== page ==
Fellowship of Punditry

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Cul Heath

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The Fellowship is accepting new members. Inquire within.

The Sages

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  • George Orwell

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    Political language -- and with variations this is true of all political parties, from Conservatives to Anarchists -- is designed to make lies sound truthful and murder respectable, and to give an appearance of solidity to pure wind.

    In a time of universal deceit - telling the truth is a revolutionary act.

    If you want a vision of the future, imagine a boot stamping on a human face - forever.

    But if thought corrupts language, language can also corrupt thought.

    Sometimes the first duty of intelligent men is the restatement of the obvious.

    Whatever is funny is subversive, every joke is ultimately a custard pie... a dirty joke is a sort of mental rebellion.

    In our age there is no such thing as 'keeping out of politics.' All issues are political issues, and politics itself is a mass of lies, evasions, folly, hatred and schizophrenia.

    All political thinking for years past has been vitiated in the same way. People can foresee the future only when it coincides with their own wishes, and the most grossly obvious facts can be ignored when they are unwelcome.

    At fifty everyone has the face he deserves.

    Most people get a fair amount of fun out of their lives, but on balance life is suffering, and only the very young or the very foolish imagine otherwise.

    John Stuart Mill

    Conservatives are not necessarily stupid, but most stupid people are conservatives.

    The amount of eccentricity in a society has generally been proportional to the amount of genius, mental vigor, and moral courage it contained. That so few now dare to be eccentric marks the chief danger of the time.

    The general tendency of things throughout the world is to render mediocrity the ascendant power among mankind.

    Whatever crushes individuality is despotism, by whatever name it may be called and whether it professes to be enforcing the will of God or the injunctions of men.

    A man who has nothing for which he is willing to fight, nothing which is more important than his own personal safety, is a miserable creature and has no chance of being free unless made and kept so by the exertions of better men than himself.

    Mark Twain

    Don't let schooling interfere with your education.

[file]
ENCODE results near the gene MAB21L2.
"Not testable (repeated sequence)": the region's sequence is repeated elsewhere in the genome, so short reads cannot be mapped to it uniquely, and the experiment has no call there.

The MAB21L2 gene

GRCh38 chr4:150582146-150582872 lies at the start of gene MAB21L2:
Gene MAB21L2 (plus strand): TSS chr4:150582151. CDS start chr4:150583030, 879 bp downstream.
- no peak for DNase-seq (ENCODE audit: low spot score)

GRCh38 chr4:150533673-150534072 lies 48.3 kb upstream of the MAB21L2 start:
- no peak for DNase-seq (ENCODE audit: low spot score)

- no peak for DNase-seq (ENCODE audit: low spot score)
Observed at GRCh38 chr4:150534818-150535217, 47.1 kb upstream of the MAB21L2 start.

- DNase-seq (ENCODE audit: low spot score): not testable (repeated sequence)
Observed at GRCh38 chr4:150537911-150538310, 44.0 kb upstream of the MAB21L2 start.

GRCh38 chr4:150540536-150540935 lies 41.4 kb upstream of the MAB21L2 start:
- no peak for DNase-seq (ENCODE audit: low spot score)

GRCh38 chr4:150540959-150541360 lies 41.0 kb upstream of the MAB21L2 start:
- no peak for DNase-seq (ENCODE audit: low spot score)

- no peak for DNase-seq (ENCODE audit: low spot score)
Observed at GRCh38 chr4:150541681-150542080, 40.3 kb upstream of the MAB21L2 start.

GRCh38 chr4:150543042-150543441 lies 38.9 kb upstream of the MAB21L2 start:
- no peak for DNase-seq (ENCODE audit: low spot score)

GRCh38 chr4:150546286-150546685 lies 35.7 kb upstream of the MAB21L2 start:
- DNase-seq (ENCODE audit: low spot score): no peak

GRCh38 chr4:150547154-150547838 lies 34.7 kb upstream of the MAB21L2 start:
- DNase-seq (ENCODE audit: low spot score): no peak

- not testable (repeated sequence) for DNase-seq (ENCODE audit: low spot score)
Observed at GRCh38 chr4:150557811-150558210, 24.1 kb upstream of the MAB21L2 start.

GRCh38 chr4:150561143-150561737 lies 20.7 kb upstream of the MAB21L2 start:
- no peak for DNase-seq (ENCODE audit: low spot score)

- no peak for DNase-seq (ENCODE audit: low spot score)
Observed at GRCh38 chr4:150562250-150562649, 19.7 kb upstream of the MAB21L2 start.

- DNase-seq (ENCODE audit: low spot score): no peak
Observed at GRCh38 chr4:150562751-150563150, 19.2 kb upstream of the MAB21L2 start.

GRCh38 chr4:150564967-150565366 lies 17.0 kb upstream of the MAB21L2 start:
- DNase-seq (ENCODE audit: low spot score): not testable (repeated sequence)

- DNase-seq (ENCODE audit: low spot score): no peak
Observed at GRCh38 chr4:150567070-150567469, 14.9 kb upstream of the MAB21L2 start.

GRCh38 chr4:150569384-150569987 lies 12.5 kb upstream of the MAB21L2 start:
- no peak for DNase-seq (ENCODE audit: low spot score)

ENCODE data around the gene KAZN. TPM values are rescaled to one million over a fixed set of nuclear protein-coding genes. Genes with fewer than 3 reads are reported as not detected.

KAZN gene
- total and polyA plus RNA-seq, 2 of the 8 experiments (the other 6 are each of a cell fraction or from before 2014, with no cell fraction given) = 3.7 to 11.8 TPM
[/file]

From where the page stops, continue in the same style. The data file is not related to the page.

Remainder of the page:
All generalizations are false, including this one.

    A classic is something that everybody wants to have read and nobody wants to read.

    Get your facts first, then you can distort them as you please.

    Clothes make the man. Naked people have little or no influence on society.

    The Public is merely a multiplied "me."

    Only kings, presidents, editors, and people with tapeworms have the right to use the editorial "we."

    Whenever you find yourself on the side of the majority, it is time to pause and reflect.

    Only one thing is impossible for God: To find any sense in any copyright law on the planet.

    Don't go around saying the world owes you a living. The world owes you nothing. It was here first.

    Winston Churchill

    The best argument against democracy is a five-minute conversation with the average voter.

    I like pigs. Dogs look up to us. Cats look down on us. Pigs treat us as equals.

    Don't talk to me about naval tradition. It's nothing but rum, sodomy and the lash.

    Never hold discussions with the monkey when the organ grinder is in the room.

    Criticism may not be agreeable, but it is necessary. It fulfils the same function as pain in the human body. It calls attention to an unhealthy state of things.

    However beautiful the strategy, you should occasionally look at the results.

    In war as in life, it is often necessary when some cherished scheme has failed, to take up the best alternative open, and if so, it is folly not to work for it with all your might.

    Otto Von Bismarck

    When you want to fool the world, tell the truth.

    I have seen three emperors in their nakedness, and the sight was not inspiring.

    Never believe anything in politics until it has been officially denied.

    Be polite; write diplomatically ;even in a declaration of war one observes the rules of politeness.


    A witty saying proves nothing.

    If God created us in his own image, we have more than reciprocated.

    When he to whom one speaks does not understand, and he who speaks himself does not understand, that is metaphysics.

    I have never made but one prayer to God, a very short one: "O Lord make my enemies ridiculous." And God granted it.

    To succeed in the world it is not enough to be stupid, you must also be well-mannered.

    Doubt is not a pleasant condition, but certainty is absurd.

    It is forbidden to kill; therefore all murderers are punished unless they kill in large numbers and to the sound of trumpets.

    The best way to be boring is to leave nothing out.

    Karl Marx